The global automotive aftermarket industry is expected to reach $722.8 billion by 2020. Today’s consumers are keeping their vehicles longer and are more aware of the importance of preventive maintenance and scheduled servicing to maximize the lifetime value of their vehicles. This rising demand for aftermarket parts and services is spurring new growth and revenue opportunities for a wide range of businesses operating in the automotive aftermarket industry.
The typical car on the road in the U.S. is a record-high 11.5 years old, according to a new IHS Automotive survey. However, while cars on the road may be aging, consumers are continuing to purchase new vehicles. In 2015, U.S. car sales hit a record high. Auto makers sold 17.5 million cars and light trucks, a 5.7% over the previous year.
Although Americans may be buying newer vehicles, don’t let these numbers fool you into thinking the aftermarket is stagnant or declining. Older vehicles are simply lasting longer. According to a 2015 article by USA Today, “The number of vehicles on the road that are at least 25 years old is about 14 million. That’s up from about 8 million in 2002. Those are vehicles made in 1990 or earlier. Meanwhile, the number of vehicles that are 16 to 24 years old is 44 million. That’s up from 26 million in 2002, according to IHS.”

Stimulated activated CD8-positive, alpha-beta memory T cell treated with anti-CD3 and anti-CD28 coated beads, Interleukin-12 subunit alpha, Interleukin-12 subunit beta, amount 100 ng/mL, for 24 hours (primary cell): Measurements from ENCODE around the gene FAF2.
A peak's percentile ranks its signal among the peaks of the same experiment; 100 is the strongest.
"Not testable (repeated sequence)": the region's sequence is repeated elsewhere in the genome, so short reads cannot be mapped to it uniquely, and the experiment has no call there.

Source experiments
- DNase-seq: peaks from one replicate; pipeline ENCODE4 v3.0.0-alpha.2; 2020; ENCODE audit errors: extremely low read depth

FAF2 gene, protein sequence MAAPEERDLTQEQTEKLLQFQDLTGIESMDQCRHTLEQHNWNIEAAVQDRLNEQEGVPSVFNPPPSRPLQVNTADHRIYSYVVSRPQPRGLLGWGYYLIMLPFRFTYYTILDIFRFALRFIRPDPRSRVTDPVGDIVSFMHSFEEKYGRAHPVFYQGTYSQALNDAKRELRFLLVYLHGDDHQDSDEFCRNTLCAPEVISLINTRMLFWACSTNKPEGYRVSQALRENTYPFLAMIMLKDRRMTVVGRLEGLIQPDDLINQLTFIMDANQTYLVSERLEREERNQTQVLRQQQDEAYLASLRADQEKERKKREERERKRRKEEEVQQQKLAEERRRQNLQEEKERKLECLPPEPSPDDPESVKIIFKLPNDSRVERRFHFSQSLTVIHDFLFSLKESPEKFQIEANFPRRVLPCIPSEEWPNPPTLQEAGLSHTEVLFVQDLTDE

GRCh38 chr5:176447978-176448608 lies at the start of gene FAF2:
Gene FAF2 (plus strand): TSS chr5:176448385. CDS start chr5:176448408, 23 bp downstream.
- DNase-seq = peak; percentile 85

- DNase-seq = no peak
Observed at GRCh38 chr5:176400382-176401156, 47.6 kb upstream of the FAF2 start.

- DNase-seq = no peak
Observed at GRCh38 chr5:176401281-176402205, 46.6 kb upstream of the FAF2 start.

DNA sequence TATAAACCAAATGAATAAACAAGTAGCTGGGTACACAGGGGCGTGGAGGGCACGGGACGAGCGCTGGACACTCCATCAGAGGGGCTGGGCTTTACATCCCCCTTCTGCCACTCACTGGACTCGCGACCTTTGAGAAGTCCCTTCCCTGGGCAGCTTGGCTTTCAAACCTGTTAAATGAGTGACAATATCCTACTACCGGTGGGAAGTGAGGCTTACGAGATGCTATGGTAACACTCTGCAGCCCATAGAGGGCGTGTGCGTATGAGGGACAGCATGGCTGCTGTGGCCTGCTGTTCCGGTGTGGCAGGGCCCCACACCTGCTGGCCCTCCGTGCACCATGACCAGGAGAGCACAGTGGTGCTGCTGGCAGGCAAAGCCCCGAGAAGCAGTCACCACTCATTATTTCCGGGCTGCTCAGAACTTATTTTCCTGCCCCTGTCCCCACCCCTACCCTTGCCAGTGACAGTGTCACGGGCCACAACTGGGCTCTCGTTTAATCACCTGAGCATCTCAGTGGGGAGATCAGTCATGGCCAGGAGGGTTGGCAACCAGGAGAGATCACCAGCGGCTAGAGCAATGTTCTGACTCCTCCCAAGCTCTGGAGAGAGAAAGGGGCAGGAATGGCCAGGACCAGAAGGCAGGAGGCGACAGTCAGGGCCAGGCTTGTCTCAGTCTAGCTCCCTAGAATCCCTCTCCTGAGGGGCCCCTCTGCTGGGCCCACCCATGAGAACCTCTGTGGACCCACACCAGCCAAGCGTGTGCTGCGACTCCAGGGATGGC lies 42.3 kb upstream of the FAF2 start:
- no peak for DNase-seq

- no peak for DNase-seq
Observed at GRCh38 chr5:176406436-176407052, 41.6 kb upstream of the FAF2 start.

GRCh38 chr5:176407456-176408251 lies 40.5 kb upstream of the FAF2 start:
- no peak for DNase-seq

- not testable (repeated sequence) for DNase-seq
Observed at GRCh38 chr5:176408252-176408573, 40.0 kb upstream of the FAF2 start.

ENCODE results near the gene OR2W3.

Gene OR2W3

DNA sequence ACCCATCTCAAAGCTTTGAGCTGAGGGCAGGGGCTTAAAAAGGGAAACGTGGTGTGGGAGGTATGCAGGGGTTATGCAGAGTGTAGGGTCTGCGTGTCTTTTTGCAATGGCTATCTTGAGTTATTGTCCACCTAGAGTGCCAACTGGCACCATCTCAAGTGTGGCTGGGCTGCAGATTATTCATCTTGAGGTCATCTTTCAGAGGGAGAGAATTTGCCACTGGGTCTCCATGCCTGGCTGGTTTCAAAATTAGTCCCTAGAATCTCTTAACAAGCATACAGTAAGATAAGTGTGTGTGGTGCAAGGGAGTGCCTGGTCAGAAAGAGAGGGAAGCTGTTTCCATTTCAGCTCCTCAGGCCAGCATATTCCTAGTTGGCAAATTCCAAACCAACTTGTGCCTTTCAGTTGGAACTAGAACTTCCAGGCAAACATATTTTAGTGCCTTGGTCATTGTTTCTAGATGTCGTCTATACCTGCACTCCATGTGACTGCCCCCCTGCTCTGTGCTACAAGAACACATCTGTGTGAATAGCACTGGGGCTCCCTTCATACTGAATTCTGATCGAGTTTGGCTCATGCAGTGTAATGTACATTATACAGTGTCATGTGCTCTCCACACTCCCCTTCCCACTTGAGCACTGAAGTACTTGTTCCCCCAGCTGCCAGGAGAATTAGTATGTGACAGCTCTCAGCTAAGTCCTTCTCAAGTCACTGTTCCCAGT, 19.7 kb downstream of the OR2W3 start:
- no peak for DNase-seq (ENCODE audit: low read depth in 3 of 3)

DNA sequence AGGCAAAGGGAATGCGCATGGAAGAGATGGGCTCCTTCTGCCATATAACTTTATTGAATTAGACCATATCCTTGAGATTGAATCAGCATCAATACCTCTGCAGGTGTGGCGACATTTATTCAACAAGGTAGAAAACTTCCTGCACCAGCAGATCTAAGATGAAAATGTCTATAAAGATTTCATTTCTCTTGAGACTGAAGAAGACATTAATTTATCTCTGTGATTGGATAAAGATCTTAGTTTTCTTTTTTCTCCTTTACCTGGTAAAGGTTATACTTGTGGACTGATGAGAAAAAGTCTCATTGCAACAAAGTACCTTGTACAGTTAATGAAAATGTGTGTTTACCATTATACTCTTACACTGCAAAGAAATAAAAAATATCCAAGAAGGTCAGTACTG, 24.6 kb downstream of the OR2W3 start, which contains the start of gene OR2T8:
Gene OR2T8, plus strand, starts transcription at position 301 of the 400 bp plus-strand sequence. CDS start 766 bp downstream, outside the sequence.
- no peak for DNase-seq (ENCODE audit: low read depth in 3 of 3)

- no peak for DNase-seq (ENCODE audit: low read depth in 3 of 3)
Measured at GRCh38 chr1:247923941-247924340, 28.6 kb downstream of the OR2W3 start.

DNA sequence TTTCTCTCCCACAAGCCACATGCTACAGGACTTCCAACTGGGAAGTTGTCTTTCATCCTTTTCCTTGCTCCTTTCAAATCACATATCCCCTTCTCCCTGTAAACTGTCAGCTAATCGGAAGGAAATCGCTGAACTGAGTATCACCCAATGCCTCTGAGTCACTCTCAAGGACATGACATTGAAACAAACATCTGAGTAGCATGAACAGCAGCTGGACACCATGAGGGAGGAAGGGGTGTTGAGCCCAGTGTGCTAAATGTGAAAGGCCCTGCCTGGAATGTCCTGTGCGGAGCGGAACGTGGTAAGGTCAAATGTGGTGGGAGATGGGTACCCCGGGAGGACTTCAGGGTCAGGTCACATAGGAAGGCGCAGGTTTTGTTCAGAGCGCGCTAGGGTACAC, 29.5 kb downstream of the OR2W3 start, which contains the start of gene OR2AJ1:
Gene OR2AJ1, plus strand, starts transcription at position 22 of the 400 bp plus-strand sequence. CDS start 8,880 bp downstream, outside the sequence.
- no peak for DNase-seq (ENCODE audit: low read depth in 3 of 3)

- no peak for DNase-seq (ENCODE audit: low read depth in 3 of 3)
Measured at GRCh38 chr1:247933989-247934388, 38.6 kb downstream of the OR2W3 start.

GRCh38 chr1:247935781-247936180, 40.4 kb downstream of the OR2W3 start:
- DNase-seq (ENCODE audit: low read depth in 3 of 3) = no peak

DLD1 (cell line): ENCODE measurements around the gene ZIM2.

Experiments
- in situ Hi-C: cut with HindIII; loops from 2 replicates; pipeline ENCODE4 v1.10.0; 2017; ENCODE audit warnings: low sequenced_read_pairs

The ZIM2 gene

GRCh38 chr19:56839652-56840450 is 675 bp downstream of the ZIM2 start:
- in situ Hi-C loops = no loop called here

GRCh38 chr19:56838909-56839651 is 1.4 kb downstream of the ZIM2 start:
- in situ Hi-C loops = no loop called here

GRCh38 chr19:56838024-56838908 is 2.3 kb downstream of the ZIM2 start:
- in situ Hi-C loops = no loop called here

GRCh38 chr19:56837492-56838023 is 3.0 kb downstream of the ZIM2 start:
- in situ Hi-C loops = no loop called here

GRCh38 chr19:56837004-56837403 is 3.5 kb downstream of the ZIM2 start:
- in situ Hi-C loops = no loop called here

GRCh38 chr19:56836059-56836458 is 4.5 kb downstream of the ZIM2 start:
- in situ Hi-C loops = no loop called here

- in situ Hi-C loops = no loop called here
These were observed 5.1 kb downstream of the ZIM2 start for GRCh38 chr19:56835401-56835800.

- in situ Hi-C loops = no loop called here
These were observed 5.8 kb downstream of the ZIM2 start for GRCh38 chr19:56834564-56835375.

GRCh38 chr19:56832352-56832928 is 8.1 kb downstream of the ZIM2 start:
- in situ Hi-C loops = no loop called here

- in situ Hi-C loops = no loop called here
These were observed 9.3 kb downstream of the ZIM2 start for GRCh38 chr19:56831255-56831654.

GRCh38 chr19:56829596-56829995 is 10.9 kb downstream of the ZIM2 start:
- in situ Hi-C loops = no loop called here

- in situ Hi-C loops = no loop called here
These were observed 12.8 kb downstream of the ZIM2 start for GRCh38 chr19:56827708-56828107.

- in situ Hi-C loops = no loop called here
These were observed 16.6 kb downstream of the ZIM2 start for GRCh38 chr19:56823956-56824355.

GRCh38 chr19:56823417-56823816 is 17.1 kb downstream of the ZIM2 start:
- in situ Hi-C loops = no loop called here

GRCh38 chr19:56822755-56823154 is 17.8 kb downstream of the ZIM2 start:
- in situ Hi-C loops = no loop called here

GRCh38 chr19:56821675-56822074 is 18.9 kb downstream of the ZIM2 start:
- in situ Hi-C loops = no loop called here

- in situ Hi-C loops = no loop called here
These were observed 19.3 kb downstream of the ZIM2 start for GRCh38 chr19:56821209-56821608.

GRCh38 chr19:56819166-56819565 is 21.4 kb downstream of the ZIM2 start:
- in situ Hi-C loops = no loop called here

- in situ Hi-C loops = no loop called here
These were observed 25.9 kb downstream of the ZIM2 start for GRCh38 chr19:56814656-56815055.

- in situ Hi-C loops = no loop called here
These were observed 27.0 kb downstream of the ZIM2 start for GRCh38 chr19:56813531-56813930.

Trends and Statistics:
- The average age of the U.S. vehicle fleet has increased 17% in the last ten years.
- The average length of vehicle ownership for new and used vehicles has increased 60% in the last ten years.
- 75% of aftermarket auto repair is performed by independent auto repair shops, while 25% of the business lives with dealerships.
- There’s a trend toward large franchise auto repair businesses, which have smaller shops rolling up into them. That’s a good opportunity for profitable businesses on the service/seller-side.
- The aftermarket world is going online, and the marketplace is changing. Parts are being sold online, service is being sold online.